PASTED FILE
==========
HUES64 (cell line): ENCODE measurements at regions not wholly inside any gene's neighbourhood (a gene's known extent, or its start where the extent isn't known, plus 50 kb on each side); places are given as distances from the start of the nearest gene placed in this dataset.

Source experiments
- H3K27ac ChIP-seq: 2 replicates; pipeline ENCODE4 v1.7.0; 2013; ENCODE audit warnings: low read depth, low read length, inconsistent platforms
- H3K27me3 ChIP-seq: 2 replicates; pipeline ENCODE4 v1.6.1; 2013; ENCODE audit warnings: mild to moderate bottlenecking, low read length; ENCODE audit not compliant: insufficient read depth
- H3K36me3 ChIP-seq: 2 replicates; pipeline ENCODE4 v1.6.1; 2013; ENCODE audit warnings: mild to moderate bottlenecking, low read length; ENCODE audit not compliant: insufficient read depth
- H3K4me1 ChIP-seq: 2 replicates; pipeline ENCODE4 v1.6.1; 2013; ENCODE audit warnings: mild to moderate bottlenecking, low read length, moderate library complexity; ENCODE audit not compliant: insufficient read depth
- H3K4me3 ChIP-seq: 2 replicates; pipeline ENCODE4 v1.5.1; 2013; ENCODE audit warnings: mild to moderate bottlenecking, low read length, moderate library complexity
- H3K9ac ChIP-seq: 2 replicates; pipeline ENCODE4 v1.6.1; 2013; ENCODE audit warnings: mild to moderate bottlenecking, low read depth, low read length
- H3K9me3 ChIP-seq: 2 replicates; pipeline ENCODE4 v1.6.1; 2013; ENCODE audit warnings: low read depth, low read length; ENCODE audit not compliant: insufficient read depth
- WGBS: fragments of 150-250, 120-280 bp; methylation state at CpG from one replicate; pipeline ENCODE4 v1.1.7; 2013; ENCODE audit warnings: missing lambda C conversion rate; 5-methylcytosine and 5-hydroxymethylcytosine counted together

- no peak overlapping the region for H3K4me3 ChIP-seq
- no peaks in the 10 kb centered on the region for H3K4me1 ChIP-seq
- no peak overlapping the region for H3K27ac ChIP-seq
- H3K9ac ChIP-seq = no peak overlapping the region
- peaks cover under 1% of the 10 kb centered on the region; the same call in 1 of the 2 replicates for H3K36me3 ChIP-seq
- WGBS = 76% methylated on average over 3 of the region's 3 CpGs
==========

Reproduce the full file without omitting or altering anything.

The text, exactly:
HUES64 (cell line): ENCODE measurements at regions not wholly inside any gene's neighbourhood (a gene's known extent, or its start where the extent isn't known, plus 50 kb on each side); places are given as distances from the start of the nearest gene placed in this dataset.

Source experiments
- H3K27ac ChIP-seq: 2 replicates; pipeline ENCODE4 v1.7.0; 2013; ENCODE audit warnings: low read depth, low read length, inconsistent platforms
- H3K27me3 ChIP-seq: 2 replicates; pipeline ENCODE4 v1.6.1; 2013; ENCODE audit warnings: mild to moderate bottlenecking, low read length; ENCODE audit not compliant: insufficient read depth
- H3K36me3 ChIP-seq: 2 replicates; pipeline ENCODE4 v1.6.1; 2013; ENCODE audit warnings: mild to moderate bottlenecking, low read length; ENCODE audit not compliant: insufficient read depth
- H3K4me1 ChIP-seq: 2 replicates; pipeline ENCODE4 v1.6.1; 2013; ENCODE audit warnings: mild to moderate bottlenecking, low read length, moderate library complexity; ENCODE audit not compliant: insufficient read depth
- H3K4me3 ChIP-seq: 2 replicates; pipeline ENCODE4 v1.5.1; 2013; ENCODE audit warnings: mild to moderate bottlenecking, low read length, moderate library complexity
- H3K9ac ChIP-seq: 2 replicates; pipeline ENCODE4 v1.6.1; 2013; ENCODE audit warnings: mild to moderate bottlenecking, low read depth, low read length
- H3K9me3 ChIP-seq: 2 replicates; pipeline ENCODE4 v1.6.1; 2013; ENCODE audit warnings: low read depth, low read length; ENCODE audit not compliant: insufficient read depth
- WGBS: fragments of 150-250, 120-280 bp; methylation state at CpG from one replicate; pipeline ENCODE4 v1.1.7; 2013; ENCODE audit warnings: missing lambda C conversion rate; 5-methylcytosine and 5-hydroxymethylcytosine counted together

- no peak overlapping the region for H3K4me3 ChIP-seq
- no peaks in the 10 kb centered on the region for H3K4me1 ChIP-seq
- no peak overlapping the region for H3K27ac ChIP-seq
- H3K9ac ChIP-seq = no peak overlapping the region
- peaks cover under 1% of the 10 kb centered on the region; the same call in 1 of the 2 replicates for H3K36me3 ChIP-seq
- WGBS = 76% methylated on average over 3 of the region's 3 CpGs